The school year is well and truly underway by now. There is a lot of enthusiastic, energetic and creative learning happening all over the territory. School learning can present large or small hurdles for some, though.
When students are struggling in school, there are two types of plans that schools may create to help them work toward success.
The information here comes from the Yukon Education Act, Yukon Education’s website and the Student Support Services Parent handbook.
Individualized Education Plan (IEP)
Students with exceptional or on-going needs may have an IEP. A student’s IEP is created by a school-based team, which is made up of school administrators, teachers and other support or resource professionals. Parents are invited to be a part of the team. The team discusses the student’s learning needs, and creates the student’s plan. The IEP can follow the student throughout their schooling, even if they change schools or leave the territory. It can also help students as they transition to post-secondary education.
Creating an individualized education plans helps teachers understand a student’s strengths, interests and needs. It describes education goals and identifies strategies to support the student. These goals are adjusted and updated regularly. There are three meetings each year to review the progress being made toward the goals. Parents must be consulted during the implementation of the plan.
There are two types of goals: adapted and modified – and the difference is important. They relate to the prescribed learning outcomes, which are the listed curriculum expectations for each grade or course. For example, by the end of Grade 10 Math, students will be able to understand and perform certain equations and theories.
If a student’s goals are adapted, it means the student is working toward the prescribed learning outcomes for a grade or course. Things that will help these students meet their goals include changes to teaching methods, the learning environment, time demands or evaluations methods.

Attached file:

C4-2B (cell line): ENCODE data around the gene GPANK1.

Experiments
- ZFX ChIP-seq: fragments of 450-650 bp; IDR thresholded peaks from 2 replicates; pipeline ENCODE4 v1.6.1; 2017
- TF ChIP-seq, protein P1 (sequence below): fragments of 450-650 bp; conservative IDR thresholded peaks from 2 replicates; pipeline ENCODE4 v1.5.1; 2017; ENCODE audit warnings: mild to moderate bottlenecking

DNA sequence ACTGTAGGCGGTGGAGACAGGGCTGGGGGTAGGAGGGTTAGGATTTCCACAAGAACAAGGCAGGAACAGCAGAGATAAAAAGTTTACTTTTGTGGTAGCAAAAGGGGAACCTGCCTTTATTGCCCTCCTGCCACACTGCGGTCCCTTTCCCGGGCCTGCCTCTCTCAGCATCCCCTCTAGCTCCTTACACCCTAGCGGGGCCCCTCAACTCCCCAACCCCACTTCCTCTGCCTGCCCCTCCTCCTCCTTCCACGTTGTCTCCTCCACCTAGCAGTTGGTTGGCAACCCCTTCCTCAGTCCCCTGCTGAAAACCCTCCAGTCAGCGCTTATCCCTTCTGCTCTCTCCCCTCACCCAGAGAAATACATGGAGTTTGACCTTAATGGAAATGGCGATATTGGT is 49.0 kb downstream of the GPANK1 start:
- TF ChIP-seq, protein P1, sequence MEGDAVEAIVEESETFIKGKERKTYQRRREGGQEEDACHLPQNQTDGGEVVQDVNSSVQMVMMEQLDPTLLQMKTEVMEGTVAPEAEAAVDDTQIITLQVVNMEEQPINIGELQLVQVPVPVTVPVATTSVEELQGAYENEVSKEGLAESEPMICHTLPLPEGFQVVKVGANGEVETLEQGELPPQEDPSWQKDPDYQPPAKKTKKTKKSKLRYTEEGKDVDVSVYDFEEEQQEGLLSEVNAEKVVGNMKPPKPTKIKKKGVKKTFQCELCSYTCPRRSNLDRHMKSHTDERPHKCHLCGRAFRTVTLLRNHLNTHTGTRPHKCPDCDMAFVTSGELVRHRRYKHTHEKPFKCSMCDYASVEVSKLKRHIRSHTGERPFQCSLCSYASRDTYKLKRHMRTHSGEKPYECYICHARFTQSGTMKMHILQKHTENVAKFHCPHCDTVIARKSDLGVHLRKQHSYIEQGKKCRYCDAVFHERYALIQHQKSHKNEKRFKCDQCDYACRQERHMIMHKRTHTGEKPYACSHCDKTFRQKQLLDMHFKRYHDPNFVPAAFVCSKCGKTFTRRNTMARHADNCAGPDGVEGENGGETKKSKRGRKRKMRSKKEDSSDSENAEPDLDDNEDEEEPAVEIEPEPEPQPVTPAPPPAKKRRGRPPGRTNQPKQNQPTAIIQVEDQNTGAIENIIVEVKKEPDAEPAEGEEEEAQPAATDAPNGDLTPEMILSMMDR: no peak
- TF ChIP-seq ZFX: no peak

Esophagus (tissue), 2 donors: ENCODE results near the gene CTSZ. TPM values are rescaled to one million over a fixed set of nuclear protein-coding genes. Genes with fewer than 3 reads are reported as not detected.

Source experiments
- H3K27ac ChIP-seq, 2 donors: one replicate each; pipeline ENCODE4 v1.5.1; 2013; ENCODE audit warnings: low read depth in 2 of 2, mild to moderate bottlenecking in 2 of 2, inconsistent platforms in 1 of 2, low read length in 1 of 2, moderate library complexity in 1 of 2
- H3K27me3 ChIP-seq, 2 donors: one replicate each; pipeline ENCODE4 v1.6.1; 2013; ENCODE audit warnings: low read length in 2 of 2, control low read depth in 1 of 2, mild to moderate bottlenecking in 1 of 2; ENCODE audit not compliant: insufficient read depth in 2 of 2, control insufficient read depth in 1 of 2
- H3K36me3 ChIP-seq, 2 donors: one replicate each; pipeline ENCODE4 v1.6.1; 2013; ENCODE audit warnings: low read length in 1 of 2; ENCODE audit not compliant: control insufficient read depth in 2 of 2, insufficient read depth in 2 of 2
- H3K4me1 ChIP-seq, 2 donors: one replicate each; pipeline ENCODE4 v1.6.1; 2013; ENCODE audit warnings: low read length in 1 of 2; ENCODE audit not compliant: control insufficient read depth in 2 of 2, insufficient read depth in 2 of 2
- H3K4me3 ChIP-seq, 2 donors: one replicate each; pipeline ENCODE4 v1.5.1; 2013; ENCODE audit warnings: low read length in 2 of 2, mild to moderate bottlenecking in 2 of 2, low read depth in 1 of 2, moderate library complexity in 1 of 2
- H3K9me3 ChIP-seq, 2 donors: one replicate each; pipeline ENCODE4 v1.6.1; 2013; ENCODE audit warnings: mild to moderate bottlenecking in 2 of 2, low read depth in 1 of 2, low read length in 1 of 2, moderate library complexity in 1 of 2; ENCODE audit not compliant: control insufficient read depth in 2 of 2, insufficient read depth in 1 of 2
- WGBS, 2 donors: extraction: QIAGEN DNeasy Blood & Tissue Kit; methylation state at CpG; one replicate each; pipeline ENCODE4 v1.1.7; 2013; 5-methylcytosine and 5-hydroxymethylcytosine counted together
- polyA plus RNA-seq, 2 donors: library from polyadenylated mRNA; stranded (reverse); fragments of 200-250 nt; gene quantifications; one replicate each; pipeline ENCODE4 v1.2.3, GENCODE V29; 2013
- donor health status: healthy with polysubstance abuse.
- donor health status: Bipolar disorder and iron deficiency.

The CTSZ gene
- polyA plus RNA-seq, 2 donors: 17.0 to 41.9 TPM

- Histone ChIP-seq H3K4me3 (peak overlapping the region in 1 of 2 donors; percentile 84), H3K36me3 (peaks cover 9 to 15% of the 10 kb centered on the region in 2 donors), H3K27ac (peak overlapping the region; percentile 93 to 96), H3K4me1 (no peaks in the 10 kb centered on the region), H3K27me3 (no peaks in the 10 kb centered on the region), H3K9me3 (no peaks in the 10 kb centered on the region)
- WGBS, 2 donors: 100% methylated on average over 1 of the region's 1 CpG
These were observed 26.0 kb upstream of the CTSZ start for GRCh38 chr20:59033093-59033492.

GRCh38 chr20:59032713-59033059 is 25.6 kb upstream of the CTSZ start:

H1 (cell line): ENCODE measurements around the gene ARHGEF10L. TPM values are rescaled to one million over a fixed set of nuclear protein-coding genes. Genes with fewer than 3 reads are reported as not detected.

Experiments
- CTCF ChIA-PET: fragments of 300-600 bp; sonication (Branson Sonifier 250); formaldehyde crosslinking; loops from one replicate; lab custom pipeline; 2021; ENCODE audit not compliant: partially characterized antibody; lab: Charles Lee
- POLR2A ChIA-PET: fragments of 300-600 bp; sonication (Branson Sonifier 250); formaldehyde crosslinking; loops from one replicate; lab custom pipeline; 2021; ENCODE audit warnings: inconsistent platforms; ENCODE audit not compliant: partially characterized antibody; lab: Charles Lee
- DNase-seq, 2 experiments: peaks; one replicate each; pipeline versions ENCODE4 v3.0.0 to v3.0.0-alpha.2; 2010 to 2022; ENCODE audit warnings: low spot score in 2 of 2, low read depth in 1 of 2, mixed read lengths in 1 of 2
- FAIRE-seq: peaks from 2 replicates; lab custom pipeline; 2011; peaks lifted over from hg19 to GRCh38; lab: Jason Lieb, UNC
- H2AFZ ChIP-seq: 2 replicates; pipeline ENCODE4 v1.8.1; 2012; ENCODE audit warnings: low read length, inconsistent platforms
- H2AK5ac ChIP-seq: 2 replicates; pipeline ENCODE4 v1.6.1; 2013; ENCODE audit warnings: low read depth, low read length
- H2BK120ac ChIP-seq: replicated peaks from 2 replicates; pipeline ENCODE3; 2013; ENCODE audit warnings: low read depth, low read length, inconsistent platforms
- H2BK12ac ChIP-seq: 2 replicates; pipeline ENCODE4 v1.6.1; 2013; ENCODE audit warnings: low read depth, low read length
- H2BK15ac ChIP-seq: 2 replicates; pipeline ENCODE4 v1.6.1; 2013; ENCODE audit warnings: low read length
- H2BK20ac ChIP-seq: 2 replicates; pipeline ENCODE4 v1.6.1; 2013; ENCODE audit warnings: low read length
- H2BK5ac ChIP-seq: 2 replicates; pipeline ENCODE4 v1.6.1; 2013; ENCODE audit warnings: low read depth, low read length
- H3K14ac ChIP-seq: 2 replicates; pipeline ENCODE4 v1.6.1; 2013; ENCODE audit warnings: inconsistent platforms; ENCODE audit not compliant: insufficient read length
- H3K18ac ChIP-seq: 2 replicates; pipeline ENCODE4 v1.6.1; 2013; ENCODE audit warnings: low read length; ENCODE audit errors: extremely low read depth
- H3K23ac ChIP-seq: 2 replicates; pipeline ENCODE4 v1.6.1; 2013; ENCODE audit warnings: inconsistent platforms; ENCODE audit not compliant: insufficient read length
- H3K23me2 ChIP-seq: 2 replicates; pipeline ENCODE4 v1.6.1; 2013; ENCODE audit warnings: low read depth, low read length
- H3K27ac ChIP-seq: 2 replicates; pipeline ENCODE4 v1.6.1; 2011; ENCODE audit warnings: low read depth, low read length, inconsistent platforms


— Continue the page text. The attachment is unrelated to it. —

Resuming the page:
When a student’s goals are modified, it means they are individualized, and different from the prescribed learning outcomes of a grade or course. A student who has a modified individualized learning plan may be working toward a School Completion Certificate, rather than a Graduation Certificate.
Student Learning Plan (StLP)
This type of plan details strategies and ongoing adaptations to support a student’s success in a course or program. The adaptations, including different learning materials or assistance with specific tasks, are intended to ensure the student can meet the prescribed learning outcomes for a grade or course.
The Student Learning Plan is created by teachers, the learning assistance teacher, and the school counselor. Parents will be notified when a student’s plan is developed.
Once the student has met the goals of this plan and is able to achieve the curriculum expectations, the plan is considered complete and does not follow the student to their next course or program.
Another way to differentiate between these two types of plans: an IEP is for long term goals, while an StLP is for short term goals.
Need clarification? Reach out to school teachers and administrators. Connect with them on effective ways to support students.
Need more? Parent networks, school councils and organizations like Learning Disabilities Association of Yukon (LDAY) can be a great resource to ensure that all learners have the opportunity to achieve at their greatest potential.